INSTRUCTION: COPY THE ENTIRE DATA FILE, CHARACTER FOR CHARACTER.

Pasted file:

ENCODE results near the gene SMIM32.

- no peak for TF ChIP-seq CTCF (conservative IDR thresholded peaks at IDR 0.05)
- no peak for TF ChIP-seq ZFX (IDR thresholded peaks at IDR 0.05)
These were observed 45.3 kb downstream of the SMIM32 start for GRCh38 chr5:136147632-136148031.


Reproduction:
ENCODE results near the gene SMIM32.

- no peak for TF ChIP-seq CTCF (conservative IDR thresholded peaks at IDR 0.05)
- no peak for TF ChIP-seq ZFX (IDR thresholded peaks at IDR 0.05)
These were observed 45.3 kb downstream of the SMIM32 start for GRCh38 chr5:136147632-136148031.